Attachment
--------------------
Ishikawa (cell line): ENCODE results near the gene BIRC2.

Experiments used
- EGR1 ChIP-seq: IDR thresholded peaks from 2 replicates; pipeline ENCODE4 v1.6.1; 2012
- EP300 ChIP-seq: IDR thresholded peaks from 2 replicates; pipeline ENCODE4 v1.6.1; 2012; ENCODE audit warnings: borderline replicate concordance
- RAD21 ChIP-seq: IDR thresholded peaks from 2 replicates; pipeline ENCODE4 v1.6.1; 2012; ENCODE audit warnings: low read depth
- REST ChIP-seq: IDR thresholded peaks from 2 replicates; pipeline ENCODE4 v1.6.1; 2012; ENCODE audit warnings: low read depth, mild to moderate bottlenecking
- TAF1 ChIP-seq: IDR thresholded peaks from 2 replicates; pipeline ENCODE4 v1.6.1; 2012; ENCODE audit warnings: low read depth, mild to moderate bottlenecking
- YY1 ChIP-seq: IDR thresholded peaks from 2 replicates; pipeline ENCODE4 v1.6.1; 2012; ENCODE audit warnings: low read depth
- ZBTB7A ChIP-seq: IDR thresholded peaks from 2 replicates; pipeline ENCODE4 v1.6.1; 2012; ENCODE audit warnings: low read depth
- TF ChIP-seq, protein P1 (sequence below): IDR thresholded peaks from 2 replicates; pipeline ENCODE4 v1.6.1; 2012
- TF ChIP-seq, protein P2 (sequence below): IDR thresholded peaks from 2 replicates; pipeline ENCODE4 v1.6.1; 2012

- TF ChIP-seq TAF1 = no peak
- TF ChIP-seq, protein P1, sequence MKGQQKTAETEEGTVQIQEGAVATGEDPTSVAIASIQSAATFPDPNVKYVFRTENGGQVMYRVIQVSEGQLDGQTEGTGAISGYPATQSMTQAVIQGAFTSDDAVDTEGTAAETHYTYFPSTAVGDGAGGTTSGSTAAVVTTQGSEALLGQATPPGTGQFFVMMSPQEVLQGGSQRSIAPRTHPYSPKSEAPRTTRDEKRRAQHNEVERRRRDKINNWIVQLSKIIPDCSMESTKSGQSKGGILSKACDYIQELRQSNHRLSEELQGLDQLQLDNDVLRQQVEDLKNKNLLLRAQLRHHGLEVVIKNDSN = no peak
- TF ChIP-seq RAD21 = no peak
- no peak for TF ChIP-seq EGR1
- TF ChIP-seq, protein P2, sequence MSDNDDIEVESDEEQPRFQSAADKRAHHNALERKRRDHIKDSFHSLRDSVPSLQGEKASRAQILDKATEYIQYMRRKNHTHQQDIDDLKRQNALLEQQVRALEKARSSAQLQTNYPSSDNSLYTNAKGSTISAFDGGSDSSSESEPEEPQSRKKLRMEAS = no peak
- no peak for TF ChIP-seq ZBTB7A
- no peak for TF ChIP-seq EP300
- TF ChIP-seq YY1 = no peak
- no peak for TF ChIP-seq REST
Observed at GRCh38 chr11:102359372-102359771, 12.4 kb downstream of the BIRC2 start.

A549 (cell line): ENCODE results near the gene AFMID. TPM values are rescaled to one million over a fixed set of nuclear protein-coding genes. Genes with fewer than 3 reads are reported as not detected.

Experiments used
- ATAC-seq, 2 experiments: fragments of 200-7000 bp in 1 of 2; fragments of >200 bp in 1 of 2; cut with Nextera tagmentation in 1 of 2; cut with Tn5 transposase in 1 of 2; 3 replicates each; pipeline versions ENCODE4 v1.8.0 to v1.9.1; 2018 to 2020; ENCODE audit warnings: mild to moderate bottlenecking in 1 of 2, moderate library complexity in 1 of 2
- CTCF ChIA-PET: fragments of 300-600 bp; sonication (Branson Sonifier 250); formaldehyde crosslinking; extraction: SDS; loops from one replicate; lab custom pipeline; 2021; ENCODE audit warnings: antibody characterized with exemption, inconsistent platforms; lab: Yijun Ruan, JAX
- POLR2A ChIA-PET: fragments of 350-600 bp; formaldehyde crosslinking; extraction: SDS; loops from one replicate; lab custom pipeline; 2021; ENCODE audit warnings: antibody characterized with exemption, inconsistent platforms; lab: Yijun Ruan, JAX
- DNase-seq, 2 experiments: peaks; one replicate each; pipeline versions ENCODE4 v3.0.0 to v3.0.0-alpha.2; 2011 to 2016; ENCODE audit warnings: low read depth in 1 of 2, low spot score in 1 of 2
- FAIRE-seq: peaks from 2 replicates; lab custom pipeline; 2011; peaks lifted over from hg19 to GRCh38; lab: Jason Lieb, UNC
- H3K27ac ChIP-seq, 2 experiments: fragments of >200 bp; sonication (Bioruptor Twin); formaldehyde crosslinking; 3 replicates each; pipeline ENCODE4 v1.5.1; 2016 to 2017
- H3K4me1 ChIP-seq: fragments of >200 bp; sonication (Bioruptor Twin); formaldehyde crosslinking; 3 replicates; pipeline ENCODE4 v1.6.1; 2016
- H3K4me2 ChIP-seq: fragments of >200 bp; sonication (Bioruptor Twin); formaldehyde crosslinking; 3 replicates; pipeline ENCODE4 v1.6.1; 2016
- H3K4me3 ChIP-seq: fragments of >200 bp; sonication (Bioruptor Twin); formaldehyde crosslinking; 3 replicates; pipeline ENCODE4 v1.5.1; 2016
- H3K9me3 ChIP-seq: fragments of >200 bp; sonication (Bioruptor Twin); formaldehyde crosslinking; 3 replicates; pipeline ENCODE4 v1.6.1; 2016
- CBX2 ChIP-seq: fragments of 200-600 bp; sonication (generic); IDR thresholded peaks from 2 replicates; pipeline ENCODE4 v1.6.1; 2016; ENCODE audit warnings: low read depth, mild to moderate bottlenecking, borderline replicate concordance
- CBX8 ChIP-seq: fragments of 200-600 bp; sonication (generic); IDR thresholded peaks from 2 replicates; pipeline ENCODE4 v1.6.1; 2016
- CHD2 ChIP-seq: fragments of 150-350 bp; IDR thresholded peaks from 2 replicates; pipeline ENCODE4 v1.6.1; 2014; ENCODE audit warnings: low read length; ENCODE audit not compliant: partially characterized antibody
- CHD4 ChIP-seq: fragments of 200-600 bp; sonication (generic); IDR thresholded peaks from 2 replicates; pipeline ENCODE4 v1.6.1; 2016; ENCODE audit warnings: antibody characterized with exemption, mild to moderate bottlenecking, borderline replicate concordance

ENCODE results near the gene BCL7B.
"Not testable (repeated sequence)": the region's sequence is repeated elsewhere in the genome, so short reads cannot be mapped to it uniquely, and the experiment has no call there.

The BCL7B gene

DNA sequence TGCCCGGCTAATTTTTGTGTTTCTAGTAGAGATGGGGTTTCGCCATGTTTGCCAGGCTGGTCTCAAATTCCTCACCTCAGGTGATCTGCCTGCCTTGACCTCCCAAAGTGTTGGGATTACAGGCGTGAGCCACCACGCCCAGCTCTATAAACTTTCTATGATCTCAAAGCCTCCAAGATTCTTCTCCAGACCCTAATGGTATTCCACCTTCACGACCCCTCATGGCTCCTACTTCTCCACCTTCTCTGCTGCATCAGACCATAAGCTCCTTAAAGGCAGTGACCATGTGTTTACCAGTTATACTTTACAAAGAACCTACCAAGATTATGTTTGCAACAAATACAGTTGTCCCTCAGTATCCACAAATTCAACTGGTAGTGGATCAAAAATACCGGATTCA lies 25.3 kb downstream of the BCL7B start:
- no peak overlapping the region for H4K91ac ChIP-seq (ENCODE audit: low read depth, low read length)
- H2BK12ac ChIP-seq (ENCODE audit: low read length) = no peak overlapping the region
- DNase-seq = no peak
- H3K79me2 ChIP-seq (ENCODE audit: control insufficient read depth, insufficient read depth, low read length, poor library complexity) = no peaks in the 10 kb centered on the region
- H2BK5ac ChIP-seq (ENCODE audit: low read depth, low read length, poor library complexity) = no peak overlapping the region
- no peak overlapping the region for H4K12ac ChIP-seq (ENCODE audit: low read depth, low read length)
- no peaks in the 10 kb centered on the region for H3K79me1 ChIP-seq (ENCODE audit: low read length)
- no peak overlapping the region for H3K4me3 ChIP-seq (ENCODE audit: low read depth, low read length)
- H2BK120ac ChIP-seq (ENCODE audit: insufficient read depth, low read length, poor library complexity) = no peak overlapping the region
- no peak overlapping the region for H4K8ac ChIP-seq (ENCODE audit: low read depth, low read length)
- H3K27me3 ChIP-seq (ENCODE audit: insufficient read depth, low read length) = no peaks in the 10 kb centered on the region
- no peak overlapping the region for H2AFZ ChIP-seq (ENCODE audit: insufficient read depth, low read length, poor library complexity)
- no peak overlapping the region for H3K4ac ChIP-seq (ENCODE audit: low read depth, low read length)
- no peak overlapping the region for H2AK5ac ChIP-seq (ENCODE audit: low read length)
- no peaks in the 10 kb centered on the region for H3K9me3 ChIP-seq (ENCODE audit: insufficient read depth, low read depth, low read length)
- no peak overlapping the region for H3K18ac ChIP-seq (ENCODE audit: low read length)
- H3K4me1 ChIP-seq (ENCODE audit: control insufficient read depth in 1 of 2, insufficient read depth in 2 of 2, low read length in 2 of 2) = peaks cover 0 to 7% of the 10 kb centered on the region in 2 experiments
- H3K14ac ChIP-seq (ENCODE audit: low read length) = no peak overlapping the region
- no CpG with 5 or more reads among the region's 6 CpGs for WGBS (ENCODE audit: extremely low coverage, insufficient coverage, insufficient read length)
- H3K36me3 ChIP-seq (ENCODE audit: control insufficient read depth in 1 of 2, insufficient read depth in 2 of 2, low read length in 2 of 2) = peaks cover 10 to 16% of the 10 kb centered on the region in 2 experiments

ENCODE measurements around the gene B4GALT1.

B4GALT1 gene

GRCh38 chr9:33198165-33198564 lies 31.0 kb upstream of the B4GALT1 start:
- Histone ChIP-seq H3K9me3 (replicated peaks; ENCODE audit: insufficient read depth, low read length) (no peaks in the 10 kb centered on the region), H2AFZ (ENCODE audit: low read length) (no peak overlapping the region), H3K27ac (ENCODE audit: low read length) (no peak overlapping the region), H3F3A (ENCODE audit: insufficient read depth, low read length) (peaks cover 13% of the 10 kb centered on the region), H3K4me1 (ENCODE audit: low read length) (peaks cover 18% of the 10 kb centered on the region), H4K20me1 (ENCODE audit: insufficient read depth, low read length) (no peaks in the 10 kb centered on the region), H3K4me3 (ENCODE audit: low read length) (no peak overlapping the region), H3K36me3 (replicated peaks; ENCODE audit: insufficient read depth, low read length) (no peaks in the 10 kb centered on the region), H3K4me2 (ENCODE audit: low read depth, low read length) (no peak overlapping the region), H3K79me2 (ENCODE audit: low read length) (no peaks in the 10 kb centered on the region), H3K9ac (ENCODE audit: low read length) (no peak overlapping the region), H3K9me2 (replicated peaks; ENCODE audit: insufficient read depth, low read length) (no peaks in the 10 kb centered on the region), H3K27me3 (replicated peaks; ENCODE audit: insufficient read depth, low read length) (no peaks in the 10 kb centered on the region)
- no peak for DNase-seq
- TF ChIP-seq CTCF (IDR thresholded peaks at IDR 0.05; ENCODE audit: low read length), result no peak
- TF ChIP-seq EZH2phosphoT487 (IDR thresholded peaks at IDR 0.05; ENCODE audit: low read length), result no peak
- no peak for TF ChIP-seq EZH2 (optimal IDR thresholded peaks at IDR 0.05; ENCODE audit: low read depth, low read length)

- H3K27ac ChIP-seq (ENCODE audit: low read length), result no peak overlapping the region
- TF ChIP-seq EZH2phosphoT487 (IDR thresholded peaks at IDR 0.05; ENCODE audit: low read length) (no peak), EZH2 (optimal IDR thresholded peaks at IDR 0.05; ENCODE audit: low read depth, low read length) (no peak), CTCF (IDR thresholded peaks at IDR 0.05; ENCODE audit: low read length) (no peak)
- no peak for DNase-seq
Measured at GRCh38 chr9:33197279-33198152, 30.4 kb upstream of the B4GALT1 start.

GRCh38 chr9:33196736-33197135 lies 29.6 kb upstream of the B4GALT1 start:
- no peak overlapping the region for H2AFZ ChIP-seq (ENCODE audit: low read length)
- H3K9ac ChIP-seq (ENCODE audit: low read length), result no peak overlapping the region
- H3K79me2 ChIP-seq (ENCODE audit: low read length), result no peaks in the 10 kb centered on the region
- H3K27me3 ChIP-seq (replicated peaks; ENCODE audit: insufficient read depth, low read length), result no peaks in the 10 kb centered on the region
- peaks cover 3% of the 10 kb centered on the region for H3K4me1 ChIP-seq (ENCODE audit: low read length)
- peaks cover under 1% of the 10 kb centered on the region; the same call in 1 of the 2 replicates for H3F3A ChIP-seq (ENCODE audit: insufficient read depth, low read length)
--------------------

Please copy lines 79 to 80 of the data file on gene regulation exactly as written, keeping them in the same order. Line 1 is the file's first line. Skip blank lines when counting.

- peaks cover 3% of the 10 kb centered on the region for H3K4me1 ChIP-seq (ENCODE audit: low read length)
- peaks cover under 1% of the 10 kb centered on the region; the same call in 1 of the 2 replicates for H3F3A ChIP-seq (ENCODE audit: insufficient read depth, low read length)